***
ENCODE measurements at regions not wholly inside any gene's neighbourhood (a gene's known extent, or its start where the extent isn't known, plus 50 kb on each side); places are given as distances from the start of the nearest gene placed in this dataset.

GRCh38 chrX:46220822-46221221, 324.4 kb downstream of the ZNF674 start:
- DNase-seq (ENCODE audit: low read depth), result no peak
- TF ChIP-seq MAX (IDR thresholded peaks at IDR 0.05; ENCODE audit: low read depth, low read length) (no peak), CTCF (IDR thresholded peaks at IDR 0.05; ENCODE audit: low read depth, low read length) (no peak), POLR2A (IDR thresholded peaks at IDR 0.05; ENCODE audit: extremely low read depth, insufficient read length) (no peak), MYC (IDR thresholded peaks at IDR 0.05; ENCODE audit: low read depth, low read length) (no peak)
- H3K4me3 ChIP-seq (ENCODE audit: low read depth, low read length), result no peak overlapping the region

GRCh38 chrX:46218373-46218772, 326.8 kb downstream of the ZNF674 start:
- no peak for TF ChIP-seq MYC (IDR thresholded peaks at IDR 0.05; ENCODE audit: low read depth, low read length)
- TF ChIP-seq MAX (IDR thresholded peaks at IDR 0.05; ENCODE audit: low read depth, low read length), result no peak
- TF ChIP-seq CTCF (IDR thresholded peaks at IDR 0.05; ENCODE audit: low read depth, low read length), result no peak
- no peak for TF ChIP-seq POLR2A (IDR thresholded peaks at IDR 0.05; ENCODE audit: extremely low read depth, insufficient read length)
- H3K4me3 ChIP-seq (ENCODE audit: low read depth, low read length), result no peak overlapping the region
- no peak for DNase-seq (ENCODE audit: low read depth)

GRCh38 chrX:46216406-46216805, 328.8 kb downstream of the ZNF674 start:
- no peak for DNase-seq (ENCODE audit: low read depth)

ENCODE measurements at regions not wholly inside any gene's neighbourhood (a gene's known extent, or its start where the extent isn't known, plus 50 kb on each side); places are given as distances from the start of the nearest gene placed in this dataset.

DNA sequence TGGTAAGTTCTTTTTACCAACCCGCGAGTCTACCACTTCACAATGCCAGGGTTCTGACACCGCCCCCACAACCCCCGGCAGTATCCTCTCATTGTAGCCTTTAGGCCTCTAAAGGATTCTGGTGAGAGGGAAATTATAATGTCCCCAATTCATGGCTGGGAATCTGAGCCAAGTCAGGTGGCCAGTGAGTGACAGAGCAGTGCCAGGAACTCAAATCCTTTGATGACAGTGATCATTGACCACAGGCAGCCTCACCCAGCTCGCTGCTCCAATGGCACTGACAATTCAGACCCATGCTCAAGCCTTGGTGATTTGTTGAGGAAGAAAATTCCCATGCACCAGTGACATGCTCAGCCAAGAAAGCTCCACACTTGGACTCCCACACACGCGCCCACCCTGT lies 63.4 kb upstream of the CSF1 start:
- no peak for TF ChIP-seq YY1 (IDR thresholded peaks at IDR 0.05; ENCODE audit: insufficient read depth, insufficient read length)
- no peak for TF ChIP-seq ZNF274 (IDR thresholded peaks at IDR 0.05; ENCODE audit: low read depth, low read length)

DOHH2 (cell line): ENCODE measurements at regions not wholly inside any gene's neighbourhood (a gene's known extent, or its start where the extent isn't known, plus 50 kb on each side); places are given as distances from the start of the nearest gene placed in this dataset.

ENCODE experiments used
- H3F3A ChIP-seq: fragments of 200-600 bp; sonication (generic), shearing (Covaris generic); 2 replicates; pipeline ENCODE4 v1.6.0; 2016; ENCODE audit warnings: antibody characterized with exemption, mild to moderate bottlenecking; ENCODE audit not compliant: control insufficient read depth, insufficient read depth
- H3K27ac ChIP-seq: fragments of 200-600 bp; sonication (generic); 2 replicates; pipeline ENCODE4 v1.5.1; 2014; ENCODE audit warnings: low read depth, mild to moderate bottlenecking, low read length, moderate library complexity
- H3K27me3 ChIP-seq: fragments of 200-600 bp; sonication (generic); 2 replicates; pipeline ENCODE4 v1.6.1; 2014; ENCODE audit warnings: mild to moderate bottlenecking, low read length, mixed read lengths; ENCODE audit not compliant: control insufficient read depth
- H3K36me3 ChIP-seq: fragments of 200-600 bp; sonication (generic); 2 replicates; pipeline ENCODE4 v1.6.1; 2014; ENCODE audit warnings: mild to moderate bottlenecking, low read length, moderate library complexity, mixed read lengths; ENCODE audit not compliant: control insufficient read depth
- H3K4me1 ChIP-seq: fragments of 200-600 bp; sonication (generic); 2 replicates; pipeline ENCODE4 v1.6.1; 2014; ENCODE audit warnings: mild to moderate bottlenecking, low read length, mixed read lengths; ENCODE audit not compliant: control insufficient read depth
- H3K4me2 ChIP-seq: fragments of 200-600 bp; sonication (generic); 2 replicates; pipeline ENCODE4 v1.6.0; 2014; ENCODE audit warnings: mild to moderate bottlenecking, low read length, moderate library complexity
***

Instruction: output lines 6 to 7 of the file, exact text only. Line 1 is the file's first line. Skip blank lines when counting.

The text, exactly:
GRCh38 chrX:46218373-46218772, 326.8 kb downstream of the ZNF674 start:
- no peak for TF ChIP-seq MYC (IDR thresholded peaks at IDR 0.05; ENCODE audit: low read depth, low read length)